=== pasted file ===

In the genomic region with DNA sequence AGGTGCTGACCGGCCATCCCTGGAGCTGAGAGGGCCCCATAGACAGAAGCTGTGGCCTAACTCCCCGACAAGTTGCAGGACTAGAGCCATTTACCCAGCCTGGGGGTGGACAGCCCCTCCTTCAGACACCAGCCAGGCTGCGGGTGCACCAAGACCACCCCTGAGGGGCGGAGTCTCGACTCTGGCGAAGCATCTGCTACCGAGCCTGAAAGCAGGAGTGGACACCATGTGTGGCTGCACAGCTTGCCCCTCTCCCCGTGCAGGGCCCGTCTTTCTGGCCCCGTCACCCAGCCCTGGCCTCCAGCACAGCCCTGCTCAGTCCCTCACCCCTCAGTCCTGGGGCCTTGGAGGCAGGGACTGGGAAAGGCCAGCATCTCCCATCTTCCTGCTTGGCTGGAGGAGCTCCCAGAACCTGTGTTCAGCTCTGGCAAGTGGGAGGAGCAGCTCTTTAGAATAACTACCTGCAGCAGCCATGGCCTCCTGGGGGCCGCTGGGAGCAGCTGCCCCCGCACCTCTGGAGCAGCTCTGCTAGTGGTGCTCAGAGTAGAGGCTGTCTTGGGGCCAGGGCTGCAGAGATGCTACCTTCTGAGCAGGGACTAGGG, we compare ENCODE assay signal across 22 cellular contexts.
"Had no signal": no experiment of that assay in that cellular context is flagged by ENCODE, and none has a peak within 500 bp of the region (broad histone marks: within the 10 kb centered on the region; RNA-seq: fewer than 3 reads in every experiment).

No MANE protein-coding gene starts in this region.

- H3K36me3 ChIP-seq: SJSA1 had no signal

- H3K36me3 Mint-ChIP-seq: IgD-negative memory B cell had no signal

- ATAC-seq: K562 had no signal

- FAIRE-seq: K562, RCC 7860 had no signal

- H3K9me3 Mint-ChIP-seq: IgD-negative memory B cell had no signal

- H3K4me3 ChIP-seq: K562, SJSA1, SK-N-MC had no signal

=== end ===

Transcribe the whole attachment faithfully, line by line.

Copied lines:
In the genomic region with DNA sequence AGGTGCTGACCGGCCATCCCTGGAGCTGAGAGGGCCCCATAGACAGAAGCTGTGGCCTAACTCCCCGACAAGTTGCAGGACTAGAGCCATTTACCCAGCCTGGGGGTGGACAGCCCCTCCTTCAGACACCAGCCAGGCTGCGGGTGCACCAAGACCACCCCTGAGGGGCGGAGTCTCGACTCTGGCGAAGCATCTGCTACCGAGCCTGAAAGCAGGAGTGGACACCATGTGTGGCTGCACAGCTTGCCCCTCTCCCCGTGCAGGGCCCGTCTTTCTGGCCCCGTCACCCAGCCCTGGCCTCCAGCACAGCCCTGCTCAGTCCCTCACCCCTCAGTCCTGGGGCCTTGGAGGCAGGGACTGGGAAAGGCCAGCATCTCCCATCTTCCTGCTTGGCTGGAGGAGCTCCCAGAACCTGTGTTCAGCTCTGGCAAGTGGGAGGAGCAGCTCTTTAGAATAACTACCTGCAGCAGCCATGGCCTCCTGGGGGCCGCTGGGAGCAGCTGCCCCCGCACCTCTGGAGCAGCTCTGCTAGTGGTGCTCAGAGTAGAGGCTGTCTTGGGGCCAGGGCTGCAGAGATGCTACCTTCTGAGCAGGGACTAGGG, we compare ENCODE assay signal across 22 cellular contexts.
"Had no signal": no experiment of that assay in that cellular context is flagged by ENCODE, and none has a peak within 500 bp of the region (broad histone marks: within the 10 kb centered on the region; RNA-seq: fewer than 3 reads in every experiment).

No MANE protein-coding gene starts in this region.

- H3K36me3 ChIP-seq: SJSA1 had no signal

- H3K36me3 Mint-ChIP-seq: IgD-negative memory B cell had no signal

- ATAC-seq: K562 had no signal

- FAIRE-seq: K562, RCC 7860 had no signal

- H3K9me3 Mint-ChIP-seq: IgD-negative memory B cell had no signal

- H3K4me3 ChIP-seq: K562, SJSA1, SK-N-MC had no signal